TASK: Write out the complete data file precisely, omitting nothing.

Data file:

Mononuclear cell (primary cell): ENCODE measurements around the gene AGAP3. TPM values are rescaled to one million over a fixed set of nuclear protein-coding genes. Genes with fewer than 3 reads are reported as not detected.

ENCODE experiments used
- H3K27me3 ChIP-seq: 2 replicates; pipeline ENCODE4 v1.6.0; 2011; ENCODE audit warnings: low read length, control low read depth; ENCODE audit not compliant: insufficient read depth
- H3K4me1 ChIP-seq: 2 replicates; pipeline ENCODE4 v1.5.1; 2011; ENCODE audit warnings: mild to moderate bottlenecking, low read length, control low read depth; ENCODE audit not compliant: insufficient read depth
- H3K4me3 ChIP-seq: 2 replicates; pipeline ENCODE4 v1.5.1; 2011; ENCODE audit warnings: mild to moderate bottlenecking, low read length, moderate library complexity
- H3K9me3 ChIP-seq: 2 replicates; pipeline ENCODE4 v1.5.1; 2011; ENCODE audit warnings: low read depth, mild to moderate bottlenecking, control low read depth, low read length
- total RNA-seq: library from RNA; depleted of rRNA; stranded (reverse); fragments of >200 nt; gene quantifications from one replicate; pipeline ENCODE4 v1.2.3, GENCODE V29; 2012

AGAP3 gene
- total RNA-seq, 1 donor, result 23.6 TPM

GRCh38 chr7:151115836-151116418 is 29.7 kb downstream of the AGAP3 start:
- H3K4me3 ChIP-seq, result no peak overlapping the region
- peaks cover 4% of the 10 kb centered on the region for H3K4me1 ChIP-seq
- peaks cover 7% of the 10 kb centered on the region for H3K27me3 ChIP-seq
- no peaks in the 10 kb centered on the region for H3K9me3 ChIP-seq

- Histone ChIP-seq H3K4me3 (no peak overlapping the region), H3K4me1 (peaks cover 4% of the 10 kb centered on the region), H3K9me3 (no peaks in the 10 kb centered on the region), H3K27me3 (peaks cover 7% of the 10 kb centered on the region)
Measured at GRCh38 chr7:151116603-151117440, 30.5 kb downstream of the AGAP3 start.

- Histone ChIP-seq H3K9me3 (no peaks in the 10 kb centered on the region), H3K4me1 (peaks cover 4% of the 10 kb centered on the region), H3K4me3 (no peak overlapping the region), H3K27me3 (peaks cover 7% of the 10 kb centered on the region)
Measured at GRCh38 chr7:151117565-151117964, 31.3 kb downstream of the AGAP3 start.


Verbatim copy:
Mononuclear cell (primary cell): ENCODE measurements around the gene AGAP3. TPM values are rescaled to one million over a fixed set of nuclear protein-coding genes. Genes with fewer than 3 reads are reported as not detected.

ENCODE experiments used
- H3K27me3 ChIP-seq: 2 replicates; pipeline ENCODE4 v1.6.0; 2011; ENCODE audit warnings: low read length, control low read depth; ENCODE audit not compliant: insufficient read depth
- H3K4me1 ChIP-seq: 2 replicates; pipeline ENCODE4 v1.5.1; 2011; ENCODE audit warnings: mild to moderate bottlenecking, low read length, control low read depth; ENCODE audit not compliant: insufficient read depth
- H3K4me3 ChIP-seq: 2 replicates; pipeline ENCODE4 v1.5.1; 2011; ENCODE audit warnings: mild to moderate bottlenecking, low read length, moderate library complexity
- H3K9me3 ChIP-seq: 2 replicates; pipeline ENCODE4 v1.5.1; 2011; ENCODE audit warnings: low read depth, mild to moderate bottlenecking, control low read depth, low read length
- total RNA-seq: library from RNA; depleted of rRNA; stranded (reverse); fragments of >200 nt; gene quantifications from one replicate; pipeline ENCODE4 v1.2.3, GENCODE V29; 2012

AGAP3 gene
- total RNA-seq, 1 donor, result 23.6 TPM

GRCh38 chr7:151115836-151116418 is 29.7 kb downstream of the AGAP3 start:
- H3K4me3 ChIP-seq, result no peak overlapping the region
- peaks cover 4% of the 10 kb centered on the region for H3K4me1 ChIP-seq
- peaks cover 7% of the 10 kb centered on the region for H3K27me3 ChIP-seq
- no peaks in the 10 kb centered on the region for H3K9me3 ChIP-seq

- Histone ChIP-seq H3K4me3 (no peak overlapping the region), H3K4me1 (peaks cover 4% of the 10 kb centered on the region), H3K9me3 (no peaks in the 10 kb centered on the region), H3K27me3 (peaks cover 7% of the 10 kb centered on the region)
Measured at GRCh38 chr7:151116603-151117440, 30.5 kb downstream of the AGAP3 start.

- Histone ChIP-seq H3K9me3 (no peaks in the 10 kb centered on the region), H3K4me1 (peaks cover 4% of the 10 kb centered on the region), H3K4me3 (no peak overlapping the region), H3K27me3 (peaks cover 7% of the 10 kb centered on the region)
Measured at GRCh38 chr7:151117565-151117964, 31.3 kb downstream of the AGAP3 start.